As with your family, your friends should be aware of and respect your new boundaries. As a way of avoiding difficult situations, it is important to set clear personal boundaries with your friends at the beginning of your recovery journey.
You might also take this opportunity to reassess your social circle, are there friends with whom you used to engage in addictive behaviour?
Are these friends also going through recovery or do they continue to abuse the substance? Removing yourself from friendships which may lead to you relapsing can work well as a boundary.
There may be certain social activities in which you will no longer be comfortable and if this is the case, it is important to be honest with yourself and other people about this from the get-go.
Those who truly care about you will be more than happy to arrange social events at locations where drugs and alcohol are not used.
Your job may be your livelihood but it is important not to over-work yourself. If you do, you will likely be exposed to higher stress levels and this may result in a relapse.
Once again, honesty is important and speaking with your employer is essential.
Your partner will likely be the person who goes through your recovery with you in the most depth, therefore boundaries with this person are vital.
Gaining their support will be extremely important in remaining sober and asking them not to use drugs or alcohol around you is an important boundary which they should respect.
That being said, it is important to communicate both of your needs openly and clearly so that you can find a way to move forward and both be happy.
Throughout your time as an addict, you may have lost your sense of who you are, and now is the best time to rediscover who you are as a person. Setting limits and rules for yourself during this time is vital to your recovery.
What To Do When Boundaries Are Not Respected
There are bound to be times when your personal boundaries are pushed or ignored and it is important to know how to handle this type of situation. When your boundaries are broken this may lead you to feel tempted to go back to the substance you are addicted to but there are healthier ways in which to address this issue.
You should speak directly with the person about how you feel the boundary has been broken, using the ‘I’ statements we discussed earlier and offering clear information on how you feel will be conducive in getting the message across. On top of this, you should be prepared to distance yourself from this person if they are not willing to change their behaviour.
In addition to this, you might decide to attend a support group as a way of talking to other people who are or have been in similar situations.
How Boundaries Lead To Healthier Relationships
One of the most notable ways in which boundaries can lead to healthier relationships is that they can allow both parties the ability to express themselves and feel safe and secure in doing so. Not only this but healthy boundaries can ensure that both people in the relationship – whether its romantic, platonic or with a family member, feel a sense of self-worth and self-esteem.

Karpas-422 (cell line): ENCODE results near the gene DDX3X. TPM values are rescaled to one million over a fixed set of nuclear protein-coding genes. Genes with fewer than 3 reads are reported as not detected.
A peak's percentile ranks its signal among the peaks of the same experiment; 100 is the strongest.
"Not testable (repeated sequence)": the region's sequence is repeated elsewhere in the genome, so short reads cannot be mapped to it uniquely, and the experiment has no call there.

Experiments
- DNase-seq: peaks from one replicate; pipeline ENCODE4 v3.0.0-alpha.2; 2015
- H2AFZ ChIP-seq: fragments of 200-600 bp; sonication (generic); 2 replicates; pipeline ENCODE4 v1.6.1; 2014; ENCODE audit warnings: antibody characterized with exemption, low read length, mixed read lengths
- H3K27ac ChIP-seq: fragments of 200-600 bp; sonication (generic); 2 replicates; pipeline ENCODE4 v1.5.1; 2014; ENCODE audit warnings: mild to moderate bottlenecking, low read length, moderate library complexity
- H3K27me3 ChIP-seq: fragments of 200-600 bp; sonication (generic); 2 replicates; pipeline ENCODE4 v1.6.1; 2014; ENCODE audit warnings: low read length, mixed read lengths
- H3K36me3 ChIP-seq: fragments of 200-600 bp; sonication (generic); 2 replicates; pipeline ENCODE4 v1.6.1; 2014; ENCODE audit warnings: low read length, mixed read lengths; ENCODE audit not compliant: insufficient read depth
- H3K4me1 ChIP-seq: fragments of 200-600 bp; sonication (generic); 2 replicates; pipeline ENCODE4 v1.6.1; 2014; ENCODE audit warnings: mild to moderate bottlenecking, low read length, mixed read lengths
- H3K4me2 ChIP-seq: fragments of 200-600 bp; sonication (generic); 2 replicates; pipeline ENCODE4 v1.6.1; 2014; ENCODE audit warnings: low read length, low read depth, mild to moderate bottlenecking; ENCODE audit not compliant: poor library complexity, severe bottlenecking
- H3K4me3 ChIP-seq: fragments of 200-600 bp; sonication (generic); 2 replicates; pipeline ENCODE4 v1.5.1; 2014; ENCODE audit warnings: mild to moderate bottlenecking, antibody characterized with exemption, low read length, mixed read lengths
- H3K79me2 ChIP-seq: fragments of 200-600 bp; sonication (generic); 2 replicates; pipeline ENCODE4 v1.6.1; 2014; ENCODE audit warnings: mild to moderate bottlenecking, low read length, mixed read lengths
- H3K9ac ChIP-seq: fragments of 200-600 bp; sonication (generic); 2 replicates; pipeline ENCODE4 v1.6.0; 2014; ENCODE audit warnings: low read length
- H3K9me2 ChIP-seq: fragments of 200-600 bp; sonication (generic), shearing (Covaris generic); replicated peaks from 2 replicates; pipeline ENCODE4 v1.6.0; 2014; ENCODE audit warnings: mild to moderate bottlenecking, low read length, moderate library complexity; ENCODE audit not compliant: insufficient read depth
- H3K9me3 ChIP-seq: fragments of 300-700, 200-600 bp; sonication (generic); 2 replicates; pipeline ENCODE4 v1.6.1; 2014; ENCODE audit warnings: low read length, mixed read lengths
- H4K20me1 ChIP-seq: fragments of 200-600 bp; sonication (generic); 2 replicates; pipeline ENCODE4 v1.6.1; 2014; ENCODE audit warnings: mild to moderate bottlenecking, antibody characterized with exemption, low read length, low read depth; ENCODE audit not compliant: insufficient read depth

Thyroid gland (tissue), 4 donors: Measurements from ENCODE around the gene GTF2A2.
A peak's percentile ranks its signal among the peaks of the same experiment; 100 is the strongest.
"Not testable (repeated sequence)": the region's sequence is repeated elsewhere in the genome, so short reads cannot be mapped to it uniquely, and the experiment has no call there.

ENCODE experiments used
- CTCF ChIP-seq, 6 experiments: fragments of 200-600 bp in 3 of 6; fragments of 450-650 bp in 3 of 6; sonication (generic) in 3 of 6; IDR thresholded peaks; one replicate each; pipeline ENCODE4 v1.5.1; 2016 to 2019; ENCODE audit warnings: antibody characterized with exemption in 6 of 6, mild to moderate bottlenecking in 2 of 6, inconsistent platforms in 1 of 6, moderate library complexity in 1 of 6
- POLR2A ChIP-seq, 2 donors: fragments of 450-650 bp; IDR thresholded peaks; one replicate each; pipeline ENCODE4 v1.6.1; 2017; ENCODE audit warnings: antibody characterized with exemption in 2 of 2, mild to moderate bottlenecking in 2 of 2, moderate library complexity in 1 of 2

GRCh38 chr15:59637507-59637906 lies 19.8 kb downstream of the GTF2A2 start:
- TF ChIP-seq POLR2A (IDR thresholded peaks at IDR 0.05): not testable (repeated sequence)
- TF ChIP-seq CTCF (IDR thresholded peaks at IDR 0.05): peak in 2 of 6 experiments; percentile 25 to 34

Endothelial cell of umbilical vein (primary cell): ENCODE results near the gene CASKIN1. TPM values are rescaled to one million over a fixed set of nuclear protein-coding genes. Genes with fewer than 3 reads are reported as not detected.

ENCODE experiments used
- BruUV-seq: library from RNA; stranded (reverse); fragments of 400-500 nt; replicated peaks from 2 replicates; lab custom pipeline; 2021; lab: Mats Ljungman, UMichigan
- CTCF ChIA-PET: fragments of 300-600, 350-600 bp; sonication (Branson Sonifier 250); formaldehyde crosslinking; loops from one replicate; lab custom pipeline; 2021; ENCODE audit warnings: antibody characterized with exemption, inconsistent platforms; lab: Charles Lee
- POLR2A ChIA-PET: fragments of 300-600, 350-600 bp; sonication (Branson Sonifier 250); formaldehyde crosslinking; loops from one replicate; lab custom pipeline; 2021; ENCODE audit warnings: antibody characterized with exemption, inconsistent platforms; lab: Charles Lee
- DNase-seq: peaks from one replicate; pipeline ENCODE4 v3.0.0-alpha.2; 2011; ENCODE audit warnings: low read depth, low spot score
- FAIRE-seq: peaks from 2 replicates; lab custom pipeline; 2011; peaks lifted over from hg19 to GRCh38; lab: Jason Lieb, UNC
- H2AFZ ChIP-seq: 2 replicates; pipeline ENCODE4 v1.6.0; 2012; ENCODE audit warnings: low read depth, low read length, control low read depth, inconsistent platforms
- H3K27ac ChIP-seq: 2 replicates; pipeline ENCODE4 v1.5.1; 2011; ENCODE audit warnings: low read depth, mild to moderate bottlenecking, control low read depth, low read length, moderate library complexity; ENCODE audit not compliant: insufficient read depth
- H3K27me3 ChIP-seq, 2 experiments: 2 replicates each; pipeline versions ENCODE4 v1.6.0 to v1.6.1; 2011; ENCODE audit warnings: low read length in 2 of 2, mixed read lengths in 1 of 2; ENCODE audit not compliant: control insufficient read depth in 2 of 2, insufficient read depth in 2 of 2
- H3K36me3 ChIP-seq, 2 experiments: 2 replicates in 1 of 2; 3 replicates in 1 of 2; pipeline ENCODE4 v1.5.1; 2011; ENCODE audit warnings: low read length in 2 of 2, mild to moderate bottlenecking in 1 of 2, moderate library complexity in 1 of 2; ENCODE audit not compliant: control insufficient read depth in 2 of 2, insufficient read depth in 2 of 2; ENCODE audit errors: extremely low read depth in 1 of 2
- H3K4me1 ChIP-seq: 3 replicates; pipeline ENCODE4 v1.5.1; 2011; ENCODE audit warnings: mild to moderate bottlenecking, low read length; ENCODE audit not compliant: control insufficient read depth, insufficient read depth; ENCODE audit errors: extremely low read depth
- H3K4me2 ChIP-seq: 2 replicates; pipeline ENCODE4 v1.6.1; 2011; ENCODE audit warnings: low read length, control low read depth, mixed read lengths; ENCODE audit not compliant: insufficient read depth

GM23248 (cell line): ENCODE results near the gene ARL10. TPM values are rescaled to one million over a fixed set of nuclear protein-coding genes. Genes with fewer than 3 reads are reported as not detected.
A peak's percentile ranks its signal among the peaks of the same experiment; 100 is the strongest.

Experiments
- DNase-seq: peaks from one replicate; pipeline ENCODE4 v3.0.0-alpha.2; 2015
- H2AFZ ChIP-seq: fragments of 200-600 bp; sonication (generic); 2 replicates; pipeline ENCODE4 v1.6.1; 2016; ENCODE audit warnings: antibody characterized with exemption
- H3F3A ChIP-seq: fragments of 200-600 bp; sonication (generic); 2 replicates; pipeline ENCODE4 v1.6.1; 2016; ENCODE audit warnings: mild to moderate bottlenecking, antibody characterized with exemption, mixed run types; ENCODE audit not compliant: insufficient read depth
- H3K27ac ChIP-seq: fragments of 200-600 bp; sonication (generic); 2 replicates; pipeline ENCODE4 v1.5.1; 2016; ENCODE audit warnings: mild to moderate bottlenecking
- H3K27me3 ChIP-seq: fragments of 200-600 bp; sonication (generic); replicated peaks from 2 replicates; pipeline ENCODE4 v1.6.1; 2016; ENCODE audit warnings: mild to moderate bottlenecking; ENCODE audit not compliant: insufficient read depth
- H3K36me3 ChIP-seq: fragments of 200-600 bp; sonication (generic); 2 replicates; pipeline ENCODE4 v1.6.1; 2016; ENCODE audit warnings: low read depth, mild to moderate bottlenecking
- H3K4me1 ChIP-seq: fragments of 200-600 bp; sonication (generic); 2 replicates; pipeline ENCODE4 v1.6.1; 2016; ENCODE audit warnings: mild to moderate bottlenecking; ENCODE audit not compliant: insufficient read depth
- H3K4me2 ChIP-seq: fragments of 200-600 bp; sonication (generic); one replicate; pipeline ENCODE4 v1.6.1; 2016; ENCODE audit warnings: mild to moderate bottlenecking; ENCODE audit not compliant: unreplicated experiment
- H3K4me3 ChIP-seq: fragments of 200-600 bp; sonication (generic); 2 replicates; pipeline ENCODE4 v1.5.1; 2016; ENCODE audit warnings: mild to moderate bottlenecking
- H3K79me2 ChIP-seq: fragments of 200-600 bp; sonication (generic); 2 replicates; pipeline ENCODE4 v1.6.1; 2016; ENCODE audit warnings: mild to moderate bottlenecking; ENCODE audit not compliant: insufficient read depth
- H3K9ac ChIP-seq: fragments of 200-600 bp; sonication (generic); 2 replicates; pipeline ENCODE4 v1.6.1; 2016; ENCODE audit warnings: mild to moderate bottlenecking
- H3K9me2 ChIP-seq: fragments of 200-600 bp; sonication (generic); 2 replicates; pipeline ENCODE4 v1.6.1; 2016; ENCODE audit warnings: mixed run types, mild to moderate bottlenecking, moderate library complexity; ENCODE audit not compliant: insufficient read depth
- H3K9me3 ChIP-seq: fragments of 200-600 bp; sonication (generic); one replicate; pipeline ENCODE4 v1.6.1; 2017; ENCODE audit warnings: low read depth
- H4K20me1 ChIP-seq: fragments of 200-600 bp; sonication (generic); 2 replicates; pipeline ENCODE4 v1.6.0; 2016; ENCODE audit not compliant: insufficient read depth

With boundaries in place, each person in the relationship will be aware of what the other person expects from them and this can build trust and respect between the two parties.
Boundaries To Set When Helping Someone Recover From Addiction
When helping someone to recover from addiction, it can be difficult to transition from enabling or ignoring their behaviour to actively discouraging it. You may feel worried that you might upset the person or cause them physical or mental harm by not helping them to access the substance.
However, whilst it may be challenging, in the long term, what you are doing is going to help them and it comes from a place of love. It is important, therefore that you set clear boundaries from the beginning and express to the addicted person that you expect them to be observed.
- No drugs or alcohol will be allowed in the house, nor will you be allowed in if you have used them
- You will not bring anyone who uses drugs or alcohol into the house
- I will not provide you with money
- I will not take responsibility for your behaviour nor will I cover for you
Setting Boundaries With Your Teen
Teenagers can be notoriously difficult to set boundaries with, but expressing to them clearly that any breaking of the boundaries will not be tolerated can make all the difference.
By setting boundaries, a young person who is addicted to drugs or alcohol may begin to realise that they need to get help for their problems and take responsibility for their actions. What’s more, boundaries and consequences can allow you to feel more in control of the situation.
It is important to include your teen in the process of setting boundaries and allow them a voice, this will make them feel a greater sense of responsibility when adhering to the rules that have been set. There are a few points to consider before setting any boundaries with your teen.
- Realise everyone’s right to their own feelings and beliefs
- Address any underlying concerns that may affect the boundaries and allow everyone to talk openly
- Be prepared to defend the boundaries as things may not always run as smoothly as you would like
- Be clear on what the consequences of broken boundaries will be and stick to your guns, no matter how difficult it may seem
There are also certain boundaries that teenagers will break as a way of gaining access to something they want or simply as a result of peer pressure. This might include things such as feelings of guilt if they have to say ‘no’, giving up their personal needs to make someone else happy or feeling responsible for other people. These are all things to consider when setting boundaries with your teen.